Here's how Trump's biggest businesses fared in Year 1 of his presidency

Olivier Douliery-Pool/Getty ImagesDonald Trump.
  • President Donald Trump’s first year in office provided mixed results for some of his biggest businesses.
  • Some of those businesses, like his Washington, DC, hotel, fared quite well.

President Donald Trump’s first year in office proved to be a mixed bag for his business empire.

As his 2018 financial disclosure, released Wednesday, showed, a number of Trump’s most prestigious properties, golf clubs, and businesses saw a slight decrease in income compared to one year prior.

The 2018 financial disclosure covered the entirety of 2017, the majority of which was Trump’s first year as president. The 2017 report covered all of 2016 and the first three and a half months of 2017. Trump spent that time campaigning for president, as president-elect, and as president. The 2017 report covered 15 and 1/2 months while the 2018 report covered one year.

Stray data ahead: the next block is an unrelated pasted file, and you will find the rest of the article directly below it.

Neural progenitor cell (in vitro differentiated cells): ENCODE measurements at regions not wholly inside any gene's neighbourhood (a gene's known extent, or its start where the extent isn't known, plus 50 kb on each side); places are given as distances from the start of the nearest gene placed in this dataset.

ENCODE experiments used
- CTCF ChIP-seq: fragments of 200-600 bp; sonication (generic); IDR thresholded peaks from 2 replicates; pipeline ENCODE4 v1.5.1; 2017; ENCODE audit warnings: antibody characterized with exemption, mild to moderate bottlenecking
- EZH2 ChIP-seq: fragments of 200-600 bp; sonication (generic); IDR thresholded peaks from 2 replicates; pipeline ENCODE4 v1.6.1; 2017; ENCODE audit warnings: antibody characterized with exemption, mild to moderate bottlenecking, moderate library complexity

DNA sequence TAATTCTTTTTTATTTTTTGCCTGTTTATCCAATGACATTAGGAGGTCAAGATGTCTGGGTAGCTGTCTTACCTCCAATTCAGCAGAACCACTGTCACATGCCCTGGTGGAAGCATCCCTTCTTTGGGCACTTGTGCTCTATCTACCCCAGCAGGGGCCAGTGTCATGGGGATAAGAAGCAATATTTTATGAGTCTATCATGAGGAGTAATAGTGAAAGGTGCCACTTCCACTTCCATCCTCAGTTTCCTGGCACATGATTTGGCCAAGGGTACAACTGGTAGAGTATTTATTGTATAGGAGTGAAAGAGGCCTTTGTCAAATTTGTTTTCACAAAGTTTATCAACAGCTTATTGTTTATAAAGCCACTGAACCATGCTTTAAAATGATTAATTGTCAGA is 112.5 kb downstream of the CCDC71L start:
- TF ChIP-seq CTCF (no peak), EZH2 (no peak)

At the Trump Park Avenue building in New York City, where income dipped from $US29.9 million reported in the 2017 disclosure to slightly more than $US14 million in the 2018 edition.

The Trump National Doral golf resort also saw a dip in income, going from $US115.8 million in the 2017 report to $US74.7 million this year while the president’s Mar-a-Lago resort saw a dip too, going from $US37.2 million in income to $US25.1 million, though these could be attributed to the different length of time covered by each report.

Some of Trump’s assets saw their fortunes go upward. Perhaps no property saw more benefit than Trump’s Washington, DC, hotel, which saw income spike from $US19.6 million to $US40.4 million. Of note, the hotel first opened late 2016.

Trump International Hotels Management saw a nearly 500% growth in income, going from $US2.8 million to $US17.1 million, while the Trump Turnberry golf resort saw a nearly $US6 million bump in reported income in this year’s financial disclosure.

Here are how some of Trump’s biggest businesses fared:

Trumps first year in office was a mixed bag for his businessesSamantha Lee/Business Insider

Correction: This story originally stated that the 2017 reported covered all of calendar year 2016. It had actually additionally covered the beginning of 2017 through April 15. This story has been updated.

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